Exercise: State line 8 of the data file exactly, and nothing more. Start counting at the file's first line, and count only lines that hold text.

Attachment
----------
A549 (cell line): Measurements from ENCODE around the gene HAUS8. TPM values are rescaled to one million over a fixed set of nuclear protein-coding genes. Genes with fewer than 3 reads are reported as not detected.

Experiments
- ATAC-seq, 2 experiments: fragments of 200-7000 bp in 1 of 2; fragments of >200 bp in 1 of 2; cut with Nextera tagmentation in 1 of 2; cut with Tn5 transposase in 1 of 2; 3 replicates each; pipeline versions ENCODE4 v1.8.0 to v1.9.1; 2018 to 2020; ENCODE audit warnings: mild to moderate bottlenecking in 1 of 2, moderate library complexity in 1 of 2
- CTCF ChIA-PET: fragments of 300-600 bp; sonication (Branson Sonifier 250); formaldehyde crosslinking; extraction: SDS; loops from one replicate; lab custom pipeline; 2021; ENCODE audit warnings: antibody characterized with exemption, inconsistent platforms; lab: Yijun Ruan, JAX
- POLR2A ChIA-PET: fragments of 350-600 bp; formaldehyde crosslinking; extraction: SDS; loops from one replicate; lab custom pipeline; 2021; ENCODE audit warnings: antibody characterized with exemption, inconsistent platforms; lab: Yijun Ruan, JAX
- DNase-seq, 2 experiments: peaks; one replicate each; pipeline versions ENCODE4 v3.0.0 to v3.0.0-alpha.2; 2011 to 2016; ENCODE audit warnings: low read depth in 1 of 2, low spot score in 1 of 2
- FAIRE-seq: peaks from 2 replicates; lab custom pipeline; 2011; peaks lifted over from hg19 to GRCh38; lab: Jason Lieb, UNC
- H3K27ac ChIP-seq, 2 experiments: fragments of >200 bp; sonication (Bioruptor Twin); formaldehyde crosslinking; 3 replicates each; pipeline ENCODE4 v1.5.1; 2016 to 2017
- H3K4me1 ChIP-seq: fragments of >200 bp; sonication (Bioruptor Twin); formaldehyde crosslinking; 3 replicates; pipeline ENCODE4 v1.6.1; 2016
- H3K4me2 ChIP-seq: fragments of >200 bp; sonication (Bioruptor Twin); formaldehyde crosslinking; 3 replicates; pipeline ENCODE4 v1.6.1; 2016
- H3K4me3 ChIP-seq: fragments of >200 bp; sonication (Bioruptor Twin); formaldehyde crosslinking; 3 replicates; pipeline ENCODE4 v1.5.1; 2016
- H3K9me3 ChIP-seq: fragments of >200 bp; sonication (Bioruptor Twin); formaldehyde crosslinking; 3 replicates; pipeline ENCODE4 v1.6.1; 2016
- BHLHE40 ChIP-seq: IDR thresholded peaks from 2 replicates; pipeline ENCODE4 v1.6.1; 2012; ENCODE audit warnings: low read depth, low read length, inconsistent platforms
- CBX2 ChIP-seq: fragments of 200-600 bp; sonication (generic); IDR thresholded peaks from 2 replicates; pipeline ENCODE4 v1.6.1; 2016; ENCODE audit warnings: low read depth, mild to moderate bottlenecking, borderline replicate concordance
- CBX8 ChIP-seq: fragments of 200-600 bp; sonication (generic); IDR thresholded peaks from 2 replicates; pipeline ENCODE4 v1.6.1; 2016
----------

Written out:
- H3K27ac ChIP-seq, 2 experiments: fragments of >200 bp; sonication (Bioruptor Twin); formaldehyde crosslinking; 3 replicates each; pipeline ENCODE4 v1.5.1; 2016 to 2017